‘Azure’ site recovery by on-premises Hyper-V VMs replication

There are many ways in which we can set up an Azure based site recovery. I am explaining the steps involved in setting up Azure site recovery by on-premises Hyper-V VMs replication
  1. Recovery Service Vault: Sign in to the Azure portal and create a ‘Recovery Service Vault’ (Inputs are Preferred Name, Subscription Name, Resource Group name and Location)
  2. Prepare Infrastructure: Open the object created. Open ‘Site Recovery’ page and select ‘Prepare Infrastructure’ as below:

As the next step, do an evaluation of the deployment infrastructure (Site Recovery performs optimally when sufficient network bandwidth and storage are provisioned. Allocating insufficient capacity can lead to replication issues.). You may refer the following link for more details

Azure Site Recovery Deployment Planner

3. Prepare the Hyper-V source: Now, we are going to prepare the source. On the prepare source page, click the + sign next to ‘Hyper-V Site’, give a preferred name and press OK

Now, the Hyper-V server option will be enabled and click it to add the server. Then the options are shown as below:

In your Hyper-V server, download and install the installer for the site recovery (link shown in the same window. Also download the vault registration key from the page.

So, once the source is ready, you can see the prepare source page as below:

Note: I have stroked out the name of the site in the below image. You can see the name also in this page.

4. Prepare Target: In target preparation step, you need to create a storage account and Network. If the two resources are already available in your Azure infrastructure, the page will show as below. You may create your own from the page too.

Note: Make sure that you are creating a Resource Manager storage and Network (Not the classic one). Otherwise, you will end up with connectivity issues between storage and network.

5. Create and Associate a Replication Policy: This is the final step of your infrastructure preparation.

Enter the policy name.

In RPO threshold, use the default of 60 minutes. This value defines how often recovery points are created.

In Recovery point retention, specify how longer each recovery point is retained. Replicated VMs can be recovered to any point in a retention window.

In App-consistent snapshot frequency, specify how often app-consistent snapshots are created.

6. Replicate Application:  Now we are ready to replicate the VMs to Azure. Go to Site Recovery->Step1: Replicate Application. Source, Target, are already setup and proceed to the Virtual Machines page as below:

There were 6 VMs contained in my Hyper-V infrastructure (Names are stroked out). Select the desired VM to be replicated from the list

Configure Properties of the VM selected: Make sure that you follow this step carefully. In this page, basically you are going to select the disks to be migrated. OS disk should be selected carefully after referring the exact disk at your Hyper-V Vm. 

In Replication settings > Configure replication settings, verify that the correct replication policy is selected.

Select Enable Replication to start the replication

You can track progress of the Enable Protection job in Settings > Jobs > Site Recovery Jobs.

After the Finalize Protection job runs, the machine is ready for failover.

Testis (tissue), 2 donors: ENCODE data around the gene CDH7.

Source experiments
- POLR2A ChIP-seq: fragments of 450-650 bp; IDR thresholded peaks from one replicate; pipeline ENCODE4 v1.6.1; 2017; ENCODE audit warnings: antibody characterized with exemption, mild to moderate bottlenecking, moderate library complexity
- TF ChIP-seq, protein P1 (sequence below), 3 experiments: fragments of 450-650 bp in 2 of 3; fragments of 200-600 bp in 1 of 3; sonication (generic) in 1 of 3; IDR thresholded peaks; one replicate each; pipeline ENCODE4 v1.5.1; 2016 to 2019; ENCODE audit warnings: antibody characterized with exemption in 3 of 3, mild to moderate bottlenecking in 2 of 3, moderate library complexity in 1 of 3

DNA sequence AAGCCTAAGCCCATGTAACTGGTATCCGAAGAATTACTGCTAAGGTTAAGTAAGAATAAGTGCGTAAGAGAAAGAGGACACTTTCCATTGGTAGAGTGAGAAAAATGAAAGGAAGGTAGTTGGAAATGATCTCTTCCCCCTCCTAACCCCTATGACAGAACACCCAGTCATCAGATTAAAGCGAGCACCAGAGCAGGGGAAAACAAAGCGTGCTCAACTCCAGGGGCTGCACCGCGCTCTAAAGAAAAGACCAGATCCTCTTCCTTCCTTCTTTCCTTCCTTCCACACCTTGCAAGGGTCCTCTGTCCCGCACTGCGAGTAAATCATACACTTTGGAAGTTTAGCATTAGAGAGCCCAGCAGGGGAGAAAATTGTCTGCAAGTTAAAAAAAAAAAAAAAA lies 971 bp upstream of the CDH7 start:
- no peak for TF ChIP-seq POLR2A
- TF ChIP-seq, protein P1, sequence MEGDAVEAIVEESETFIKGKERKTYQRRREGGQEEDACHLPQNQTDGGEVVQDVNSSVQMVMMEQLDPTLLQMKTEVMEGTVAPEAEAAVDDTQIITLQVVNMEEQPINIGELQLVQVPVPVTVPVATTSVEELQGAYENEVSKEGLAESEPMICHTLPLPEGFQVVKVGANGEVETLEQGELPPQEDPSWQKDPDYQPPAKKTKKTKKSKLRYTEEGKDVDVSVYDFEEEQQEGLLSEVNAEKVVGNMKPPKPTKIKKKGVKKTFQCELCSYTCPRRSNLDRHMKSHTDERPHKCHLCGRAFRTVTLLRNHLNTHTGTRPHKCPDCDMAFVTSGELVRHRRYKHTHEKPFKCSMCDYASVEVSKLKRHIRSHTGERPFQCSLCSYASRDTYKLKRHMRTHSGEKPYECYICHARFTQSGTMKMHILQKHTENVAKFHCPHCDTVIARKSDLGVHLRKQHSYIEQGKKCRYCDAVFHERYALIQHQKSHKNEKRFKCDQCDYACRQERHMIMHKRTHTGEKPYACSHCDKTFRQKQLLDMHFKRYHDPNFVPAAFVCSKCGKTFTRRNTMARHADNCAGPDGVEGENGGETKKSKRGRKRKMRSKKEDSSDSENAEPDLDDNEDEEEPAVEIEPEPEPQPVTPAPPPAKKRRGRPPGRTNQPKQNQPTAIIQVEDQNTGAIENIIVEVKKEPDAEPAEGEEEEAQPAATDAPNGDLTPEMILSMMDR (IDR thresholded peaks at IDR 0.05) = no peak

It can take 15 minutes or longer for changes to take effect and appear in the portal.

To monitor VMs you add, check the last discovered time for VMs in Configuration Servers > Last Contact At. To add VMs without waiting for the scheduled discovery, highlight the configuration server (don’t select it) and select Refresh.

You can see the status similar to the below image

7. Test Failover : Once the replication status turned to healthy, you can try a Test Failover. Test Failover creates the VM in your azure infrastructure

In this page, Select the recovery point. You will need to select an appropriate network Azure prefer a new network than the one which we used for the replication.

Track failover progress on the Jobs tab. You should be able to see the test replica machine in the Azure portal. Usually with the name as Test-yourvmname.

To initiate an RDP connection to the Azure VM, add a public ip to the etwork interface of the failed over VM.

Once the VM is up and running, make sure that all the disks are online. If not, go to the disk manager and change the disk status from ‘offline’ to ‘online’ to see all your disks in the VM.

When everything is working as expected, click Cleanup test failover. This deletes the VMs that were created during test failover.

Run a failover

You can run the failover for the virtual machine from the Replicated items page. Select Recovery Plans > recoveryplan_name. Click Failover. select a Recovery Point to failover to. 

You can follow the failover progress on the Jobs page. The time taken for the failover is lower. In certain cases, failover of virtual machines requires an extra intermediate step that usually takes around 8 to 10 minutes to complete.

After the failover, validate the virtual machine by logging-in to it.

Once you are satisfied with the failed over virtual machine, you can Commit the failover. Commit deletes all the recovery points available with the service and Change recovery point option is no longer available.

Once the VM is up and running, make sure that all the disks are online. If not, go to the disk manager and change the disk status from ‘offline’ to ‘online’ to see all your disks in the VM.


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